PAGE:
The Maritime Trades Department, AFL-CIO stands with its sisters and brothers in the Labor Movement in mourning the senseless loss of life that occurred in the early hours of Sunday, June 12, in Orlando, and prays for the recovery of the victims, the community, the city and the nation
Statement by AFL-CIO President Richard Trumka,
Secretary-Treasurer Elizabeth Shuler,
Executive Vice President Tefere Gebre
Bayard Rustin said to be afraid is to behave as if the truth were not true. We in the labor movement are not afraid. We are resolved to do everything in our power to make sure this never happens again. The truth as we know it is both devastating and infuriating. Forty-nine souls were lost in a cowardly act of violence. These are our brothers, sisters and friends. At least one was our member.
For the LGBTQ community, clubs like Pulse are a space where people can feel safe and be their true selves. Sunday’s horrific act is a reminder of how fragile that safety can be. While we have made undeniable progress toward equality, too many in our country still face derision, discrimination and violence. These flames of hatred have been fanned by those in public life who want to marginalize an entire group of people for political gain. It’s despicable and it must stop.
But this was more than just an attack on the LGBTQ community. The victims were overwhelmingly young and Latino. Sunday’s massacre was an assault on everything our movement stands for: equality, justice, solidarity and inclusion.
It was also an extraordinarily difficult situation for our first responders, who had the traumatic job of sorting the dead from the living, effectively working in a war zone. We thank the police, firefighters and health care providers who saved lives and continue to care for the injured. We will stand with them in the trying days ahead.
Labor is one big family, made up of people of all races, religions, genders, sexual orientations and gender identities. As a family, we will work to provide comfort to our brothers and sisters in Orlando and across the United States. And we will make it our daily mission to ensure America’s workplaces and union halls are safe and free from bigotry.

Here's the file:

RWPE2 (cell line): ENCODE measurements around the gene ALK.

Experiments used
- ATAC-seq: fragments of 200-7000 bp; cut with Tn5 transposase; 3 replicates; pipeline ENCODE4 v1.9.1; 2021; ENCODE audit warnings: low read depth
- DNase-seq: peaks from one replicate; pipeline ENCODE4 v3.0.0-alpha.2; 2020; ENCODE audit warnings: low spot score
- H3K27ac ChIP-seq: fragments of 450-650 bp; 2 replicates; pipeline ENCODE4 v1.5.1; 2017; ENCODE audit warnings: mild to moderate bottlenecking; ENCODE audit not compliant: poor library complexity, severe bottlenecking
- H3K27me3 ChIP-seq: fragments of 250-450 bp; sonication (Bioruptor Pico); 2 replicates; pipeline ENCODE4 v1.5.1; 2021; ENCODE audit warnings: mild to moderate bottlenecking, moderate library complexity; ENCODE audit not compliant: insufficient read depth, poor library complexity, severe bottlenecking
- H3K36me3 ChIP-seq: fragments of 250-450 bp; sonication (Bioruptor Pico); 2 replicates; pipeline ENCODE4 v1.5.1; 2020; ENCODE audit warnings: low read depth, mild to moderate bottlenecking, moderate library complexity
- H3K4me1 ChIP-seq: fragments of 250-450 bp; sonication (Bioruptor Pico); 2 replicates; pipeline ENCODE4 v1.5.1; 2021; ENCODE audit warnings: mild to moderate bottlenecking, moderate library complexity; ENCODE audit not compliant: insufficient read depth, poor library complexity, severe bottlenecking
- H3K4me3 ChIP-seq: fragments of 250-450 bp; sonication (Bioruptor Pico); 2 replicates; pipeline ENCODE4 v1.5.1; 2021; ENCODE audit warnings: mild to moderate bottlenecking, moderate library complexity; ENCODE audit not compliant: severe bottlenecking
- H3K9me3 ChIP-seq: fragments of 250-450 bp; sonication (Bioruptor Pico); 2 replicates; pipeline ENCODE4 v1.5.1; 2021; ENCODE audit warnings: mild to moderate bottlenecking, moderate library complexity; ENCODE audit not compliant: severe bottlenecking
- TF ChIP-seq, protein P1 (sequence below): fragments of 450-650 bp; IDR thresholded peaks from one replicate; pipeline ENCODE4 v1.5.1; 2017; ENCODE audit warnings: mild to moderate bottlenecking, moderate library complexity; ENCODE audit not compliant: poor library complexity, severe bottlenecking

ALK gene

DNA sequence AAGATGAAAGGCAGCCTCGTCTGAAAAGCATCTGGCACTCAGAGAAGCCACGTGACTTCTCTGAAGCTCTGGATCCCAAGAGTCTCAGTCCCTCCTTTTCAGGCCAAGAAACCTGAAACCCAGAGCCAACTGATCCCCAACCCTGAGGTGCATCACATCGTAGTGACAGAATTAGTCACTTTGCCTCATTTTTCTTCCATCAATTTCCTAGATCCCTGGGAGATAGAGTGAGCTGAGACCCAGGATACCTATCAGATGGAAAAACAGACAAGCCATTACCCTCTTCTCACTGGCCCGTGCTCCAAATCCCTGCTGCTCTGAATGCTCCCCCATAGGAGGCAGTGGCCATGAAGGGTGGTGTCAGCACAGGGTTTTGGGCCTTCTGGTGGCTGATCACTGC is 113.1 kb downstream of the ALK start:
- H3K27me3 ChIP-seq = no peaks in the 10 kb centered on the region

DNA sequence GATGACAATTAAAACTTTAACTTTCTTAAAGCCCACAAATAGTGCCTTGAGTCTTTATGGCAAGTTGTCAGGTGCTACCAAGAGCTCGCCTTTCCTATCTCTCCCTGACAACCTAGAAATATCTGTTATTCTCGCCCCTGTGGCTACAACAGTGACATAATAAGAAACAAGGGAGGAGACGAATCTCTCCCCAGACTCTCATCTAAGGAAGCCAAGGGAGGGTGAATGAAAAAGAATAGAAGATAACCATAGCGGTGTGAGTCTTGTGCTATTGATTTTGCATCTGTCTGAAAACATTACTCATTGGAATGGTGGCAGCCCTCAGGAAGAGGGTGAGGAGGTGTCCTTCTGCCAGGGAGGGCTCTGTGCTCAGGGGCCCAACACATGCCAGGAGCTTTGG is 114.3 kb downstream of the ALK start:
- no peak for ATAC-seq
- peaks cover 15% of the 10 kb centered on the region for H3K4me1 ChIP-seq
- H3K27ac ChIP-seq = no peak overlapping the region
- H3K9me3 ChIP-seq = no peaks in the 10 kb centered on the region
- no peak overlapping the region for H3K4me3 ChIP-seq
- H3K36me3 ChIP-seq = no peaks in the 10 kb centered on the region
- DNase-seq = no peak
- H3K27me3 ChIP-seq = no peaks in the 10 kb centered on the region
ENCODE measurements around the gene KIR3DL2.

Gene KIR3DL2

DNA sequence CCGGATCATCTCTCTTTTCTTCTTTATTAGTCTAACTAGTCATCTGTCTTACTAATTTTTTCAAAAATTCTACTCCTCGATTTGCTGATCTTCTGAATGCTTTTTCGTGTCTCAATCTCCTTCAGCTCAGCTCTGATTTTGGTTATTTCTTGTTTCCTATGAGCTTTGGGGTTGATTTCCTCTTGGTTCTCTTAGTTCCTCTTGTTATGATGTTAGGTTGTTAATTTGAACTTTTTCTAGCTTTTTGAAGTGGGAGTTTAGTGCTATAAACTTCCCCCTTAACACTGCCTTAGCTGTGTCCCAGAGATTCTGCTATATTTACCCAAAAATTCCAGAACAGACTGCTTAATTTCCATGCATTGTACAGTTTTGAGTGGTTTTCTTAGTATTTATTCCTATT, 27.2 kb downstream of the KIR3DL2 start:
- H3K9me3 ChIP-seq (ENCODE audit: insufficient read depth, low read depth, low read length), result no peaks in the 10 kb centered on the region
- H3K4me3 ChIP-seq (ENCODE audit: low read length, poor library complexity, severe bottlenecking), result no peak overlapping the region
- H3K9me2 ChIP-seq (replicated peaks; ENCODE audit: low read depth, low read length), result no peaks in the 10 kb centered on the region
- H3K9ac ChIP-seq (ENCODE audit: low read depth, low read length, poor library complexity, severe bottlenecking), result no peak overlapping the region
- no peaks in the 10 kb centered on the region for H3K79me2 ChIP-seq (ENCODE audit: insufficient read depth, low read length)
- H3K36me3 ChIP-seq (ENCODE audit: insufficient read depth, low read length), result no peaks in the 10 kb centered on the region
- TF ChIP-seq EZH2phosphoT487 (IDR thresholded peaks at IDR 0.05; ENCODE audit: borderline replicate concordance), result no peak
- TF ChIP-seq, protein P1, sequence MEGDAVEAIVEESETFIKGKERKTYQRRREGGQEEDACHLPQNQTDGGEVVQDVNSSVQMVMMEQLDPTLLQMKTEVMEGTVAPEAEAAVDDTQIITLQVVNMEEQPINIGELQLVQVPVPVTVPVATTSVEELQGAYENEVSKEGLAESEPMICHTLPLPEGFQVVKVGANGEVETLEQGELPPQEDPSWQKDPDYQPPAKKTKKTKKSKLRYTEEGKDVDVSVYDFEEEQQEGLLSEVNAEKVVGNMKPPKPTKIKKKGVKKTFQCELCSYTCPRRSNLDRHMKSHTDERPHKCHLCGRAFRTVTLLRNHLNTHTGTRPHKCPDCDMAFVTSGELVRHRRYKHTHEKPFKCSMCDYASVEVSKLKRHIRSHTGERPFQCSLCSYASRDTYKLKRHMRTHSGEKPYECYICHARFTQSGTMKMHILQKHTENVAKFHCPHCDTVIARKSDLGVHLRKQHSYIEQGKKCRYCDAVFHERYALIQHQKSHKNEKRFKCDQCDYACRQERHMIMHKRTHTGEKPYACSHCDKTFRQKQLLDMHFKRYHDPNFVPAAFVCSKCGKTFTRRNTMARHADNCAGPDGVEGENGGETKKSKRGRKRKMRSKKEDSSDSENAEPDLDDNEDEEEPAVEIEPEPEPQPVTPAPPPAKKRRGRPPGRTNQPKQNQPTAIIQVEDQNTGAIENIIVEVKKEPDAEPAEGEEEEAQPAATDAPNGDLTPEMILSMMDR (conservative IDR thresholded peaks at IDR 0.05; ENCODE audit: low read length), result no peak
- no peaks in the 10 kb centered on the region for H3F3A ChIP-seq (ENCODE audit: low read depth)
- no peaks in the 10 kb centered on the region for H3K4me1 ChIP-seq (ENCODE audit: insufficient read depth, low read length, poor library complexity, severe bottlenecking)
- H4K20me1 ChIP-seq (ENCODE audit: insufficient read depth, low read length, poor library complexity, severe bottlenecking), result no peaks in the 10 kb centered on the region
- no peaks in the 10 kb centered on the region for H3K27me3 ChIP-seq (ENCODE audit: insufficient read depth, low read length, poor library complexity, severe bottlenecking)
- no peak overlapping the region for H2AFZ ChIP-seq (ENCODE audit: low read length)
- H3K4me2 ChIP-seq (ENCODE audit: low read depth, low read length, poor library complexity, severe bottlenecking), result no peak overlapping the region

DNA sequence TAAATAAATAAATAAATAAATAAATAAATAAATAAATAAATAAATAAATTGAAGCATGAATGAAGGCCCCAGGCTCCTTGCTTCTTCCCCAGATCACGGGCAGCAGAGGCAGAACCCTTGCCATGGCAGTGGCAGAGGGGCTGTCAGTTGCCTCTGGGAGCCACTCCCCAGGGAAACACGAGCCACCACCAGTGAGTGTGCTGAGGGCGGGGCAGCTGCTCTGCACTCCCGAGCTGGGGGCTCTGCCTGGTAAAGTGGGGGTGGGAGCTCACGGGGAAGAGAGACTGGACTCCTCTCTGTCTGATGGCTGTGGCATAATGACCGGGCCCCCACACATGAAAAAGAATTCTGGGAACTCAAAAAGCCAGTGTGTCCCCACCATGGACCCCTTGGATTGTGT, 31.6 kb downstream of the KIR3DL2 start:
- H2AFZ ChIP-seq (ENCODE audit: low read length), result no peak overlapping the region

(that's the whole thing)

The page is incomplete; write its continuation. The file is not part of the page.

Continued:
There will be some who try to use this tragedy to further divide us, to pit communities against each other and scapegoat entire faith traditions. Let us be perfectly clear: giving in to division and fear will only add insult to injury. This is a moment for us to come together, embrace our common humanity and take the necessary steps to make our country safer, stronger and more united.
Statement by Rev. Terry Melvin
President, Coalition of Black Trade Unionists
Shakespeare once asked “What’s in a name? That which we call a rose by any other name would smell as sweet.” How I wish that were true. Instead we live in an age where what we call something is how we define its treatment. When we wanted to steal indigenous lands this country called them savages. When we wanted to keep Africans in slavery this country called them heathens. When we wanted to keep the Irish out this country called them Black. When we wanted to keep Blacks in permanent incarceration this country called them criminals. And when we wanted to dehumanize the LGBT community this country has called them sinners, pedophiles, and bestiality lovers. We used these words to deny them service in the military, careers in the Boy Scouts, and access to bathrooms. Yesterday we saw how these words grow from an idea into mass violence.
This language has given permission to people to hate openly and freely. And this language was used to justify the brutal and vicious mass murder of so many innocent Brothers and Sisters just enjoying life. We at CBTU stand in solidarity with the mourners, we stand in support of the justice seekers, and we hang our heads in disbelief as we witnessed the largest mass murder in US history. This is not an Islam problem. This is not an ISIS problem. This is a Hate Problem. And in America this hate finds shelter – born, bred, and raised in the language of discrimination we silently cosigned by never challenging it.
The lexicons of hate, the names we use to describe the “Other,” are all fruit of the poisonous tree that flowered into the violence we saw yesterday. Some will call this an Islamic terrorist attack, but the public support of many non-Muslims (namely Christians) in condoning the act proves this has nothing to do with Islam. This problem is ours; it’s as American as Apple Pie and as vicious as the Salem Witch Trials. We dehumanized a whole population and then wonder how they could be exterminated so heartlessly. This is what America has become. Our hate has found guns, and now our guns are finding bodies to put in the ground.
CBTU knows all too well what happens when we stay silent on these matters. We are all too familiar with the outcome if we blame some foreign religion or body. It means a continued perpetuation of violence and hate. Gay, Lesbian, Transgendered, Queer, Bi-Sexual, whatever your self-identification is it does not replace the fact that you’re a human. That you’re my brother and sister. That you have value and we love you. CBTU stands against words and acts of hate. We condemn the violence in Orlando and publicly shame those who silently support this senseless act of hate. The real crime is that we have so many words to promote hate and so few voices fighting for equality and love. We love you Orlando. We love all our brothers and sisters. We stand in solidarity with all the oppressed communities and especially with our LGBT family.